The corporate income taxA corporate income tax (CIT) is levied by federal and state governments on business profits. Many companies are not subject to the CIT because they are taxed as pass-through businesses, with income reportable under the individual income tax. is one of the smallest sources of state taxA tax is a mandatory payment or charge collected by local, state, and national governments from individuals or businesses to cover the costs of general government services, goods, and activities. revenue. According to Census data, in FY 2015, the corporate income tax only comprised 5.3 percent of state tax collections. As we outlined earlier this year, there are several reasons why the corporate income tax share is so low on average.
Some mistake the corporate income tax as the entirety of a business’s tax burden. However, businesses pay many types of taxes outside of the corporate income tax, including sales taxA sales tax is levied on retail sales of goods and services and, ideally, should apply to all final consumption with few exemptions. Many governments exempt goods like groceries; base broadening, such as including groceries, could keep rates lower. A sales tax should exempt business-to-business transactions which, when taxed, cause tax pyramiding. , property taxA property tax is primarily levied on immovable property like land and buildings, as well as on tangible personal property that is movable, like vehicles and equipment. Property taxes are the single largest source of state and local revenue in the U.S. and help fund schools, roads, police, and other services. , excise taxAn excise tax is a tax imposed on a specific good or activity. Excise taxes are commonly levied on cigarettes, alcoholic beverages, soda, gasoline, insurance premiums, amusement activities, and betting, and typically make up a relatively small and volatile portion of state and local and, to a lesser extent, federal tax collections. , payroll taxA payroll tax is a tax paid on the wages and salaries of employees to finance social insurance programs like Social Security, Medicare, and unemployment insurance. Payroll taxes are social insurance taxes that comprise 24.8 percent of combined federal, state, and local government revenue, the second largest source of that combined tax revenue. , and more. The corporate income tax makes up only 9.5 percent of total business taxes.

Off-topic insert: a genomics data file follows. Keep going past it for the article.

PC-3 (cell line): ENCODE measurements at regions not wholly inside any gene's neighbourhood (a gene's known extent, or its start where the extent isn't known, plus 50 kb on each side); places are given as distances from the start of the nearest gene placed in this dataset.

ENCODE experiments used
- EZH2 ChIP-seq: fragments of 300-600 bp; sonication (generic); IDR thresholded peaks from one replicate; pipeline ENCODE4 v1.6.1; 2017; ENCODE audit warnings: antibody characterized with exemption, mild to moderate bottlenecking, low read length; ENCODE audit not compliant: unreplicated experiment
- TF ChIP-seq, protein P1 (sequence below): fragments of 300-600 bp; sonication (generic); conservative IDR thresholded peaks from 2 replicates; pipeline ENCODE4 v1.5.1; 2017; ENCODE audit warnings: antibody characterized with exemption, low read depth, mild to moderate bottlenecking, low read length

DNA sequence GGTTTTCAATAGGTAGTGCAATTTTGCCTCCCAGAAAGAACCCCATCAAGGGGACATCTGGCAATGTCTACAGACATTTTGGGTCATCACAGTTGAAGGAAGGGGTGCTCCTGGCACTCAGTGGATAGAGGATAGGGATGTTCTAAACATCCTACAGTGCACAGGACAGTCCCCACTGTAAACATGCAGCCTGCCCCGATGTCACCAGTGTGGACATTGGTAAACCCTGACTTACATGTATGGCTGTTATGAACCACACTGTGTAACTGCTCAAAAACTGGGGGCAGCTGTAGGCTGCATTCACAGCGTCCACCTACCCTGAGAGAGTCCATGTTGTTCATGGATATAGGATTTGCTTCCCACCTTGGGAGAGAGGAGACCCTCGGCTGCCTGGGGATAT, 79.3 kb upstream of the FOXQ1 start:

Today’s map shows how much state governments collect in corporate income taxes per capita. New Hampshire collects the most at $433 per capita, with Delaware shortly behind at $424 per capita. Delaware also levies a gross receipts taxA gross receipts tax is a tax applied to a company’s gross sales, without deductions for a firm’s business expenses, like costs of goods sold and compensation. Unlike a sales tax, a gross receipts tax is assessed on businesses and apply to business-to-business transactions in addition to final consumer purchases, leading to tax pyramiding. in addition to the corporate income tax. Alaska’s ranking of fifth highest in the country may surprise people, but it is mainly due to a large number of extractive companies and the relatively small population.
On the other end of the spectrum, there are six states that do not levy a corporate income tax at all: Nevada, Ohio, South Dakota, Texas, Washington, and Wyoming. Some still show a small amount of revenue collected from the corporate income tax due to taxes on special kinds of corporations, like financial institutions. Nevada, Ohio, Texas, and Washington do levy economically harmful gross receipts taxes in lieu of the traditional corporate income tax.